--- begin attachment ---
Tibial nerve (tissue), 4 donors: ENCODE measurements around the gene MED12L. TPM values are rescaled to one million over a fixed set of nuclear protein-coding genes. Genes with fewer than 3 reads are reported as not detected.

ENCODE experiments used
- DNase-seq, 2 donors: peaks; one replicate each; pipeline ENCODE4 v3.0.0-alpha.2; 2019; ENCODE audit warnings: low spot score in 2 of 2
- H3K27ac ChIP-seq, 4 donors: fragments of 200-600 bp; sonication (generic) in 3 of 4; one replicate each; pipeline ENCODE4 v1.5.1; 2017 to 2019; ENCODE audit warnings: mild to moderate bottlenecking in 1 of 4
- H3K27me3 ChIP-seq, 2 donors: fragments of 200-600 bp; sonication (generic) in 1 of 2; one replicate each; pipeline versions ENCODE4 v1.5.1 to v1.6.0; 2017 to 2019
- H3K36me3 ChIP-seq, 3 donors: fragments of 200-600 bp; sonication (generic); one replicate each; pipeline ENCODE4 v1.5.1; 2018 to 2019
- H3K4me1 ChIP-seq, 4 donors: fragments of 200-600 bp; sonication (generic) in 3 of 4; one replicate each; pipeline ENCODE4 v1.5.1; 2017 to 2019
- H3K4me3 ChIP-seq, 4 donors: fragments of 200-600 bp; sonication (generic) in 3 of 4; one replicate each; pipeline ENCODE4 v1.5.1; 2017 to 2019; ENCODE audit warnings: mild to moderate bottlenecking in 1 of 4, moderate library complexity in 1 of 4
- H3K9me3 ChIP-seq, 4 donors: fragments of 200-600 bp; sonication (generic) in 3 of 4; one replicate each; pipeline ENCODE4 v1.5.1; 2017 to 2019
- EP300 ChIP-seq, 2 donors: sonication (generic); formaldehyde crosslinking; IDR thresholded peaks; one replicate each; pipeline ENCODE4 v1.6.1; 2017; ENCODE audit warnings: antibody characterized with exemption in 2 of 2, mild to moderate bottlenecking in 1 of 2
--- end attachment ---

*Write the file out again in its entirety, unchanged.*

Tibial nerve (tissue), 4 donors: ENCODE measurements around the gene MED12L. TPM values are rescaled to one million over a fixed set of nuclear protein-coding genes. Genes with fewer than 3 reads are reported as not detected.

ENCODE experiments used
- DNase-seq, 2 donors: peaks; one replicate each; pipeline ENCODE4 v3.0.0-alpha.2; 2019; ENCODE audit warnings: low spot score in 2 of 2
- H3K27ac ChIP-seq, 4 donors: fragments of 200-600 bp; sonication (generic) in 3 of 4; one replicate each; pipeline ENCODE4 v1.5.1; 2017 to 2019; ENCODE audit warnings: mild to moderate bottlenecking in 1 of 4
- H3K27me3 ChIP-seq, 2 donors: fragments of 200-600 bp; sonication (generic) in 1 of 2; one replicate each; pipeline versions ENCODE4 v1.5.1 to v1.6.0; 2017 to 2019
- H3K36me3 ChIP-seq, 3 donors: fragments of 200-600 bp; sonication (generic); one replicate each; pipeline ENCODE4 v1.5.1; 2018 to 2019
- H3K4me1 ChIP-seq, 4 donors: fragments of 200-600 bp; sonication (generic) in 3 of 4; one replicate each; pipeline ENCODE4 v1.5.1; 2017 to 2019
- H3K4me3 ChIP-seq, 4 donors: fragments of 200-600 bp; sonication (generic) in 3 of 4; one replicate each; pipeline ENCODE4 v1.5.1; 2017 to 2019; ENCODE audit warnings: mild to moderate bottlenecking in 1 of 4, moderate library complexity in 1 of 4
- H3K9me3 ChIP-seq, 4 donors: fragments of 200-600 bp; sonication (generic) in 3 of 4; one replicate each; pipeline ENCODE4 v1.5.1; 2017 to 2019
- EP300 ChIP-seq, 2 donors: sonication (generic); formaldehyde crosslinking; IDR thresholded peaks; one replicate each; pipeline ENCODE4 v1.6.1; 2017; ENCODE audit warnings: antibody characterized with exemption in 2 of 2, mild to moderate bottlenecking in 1 of 2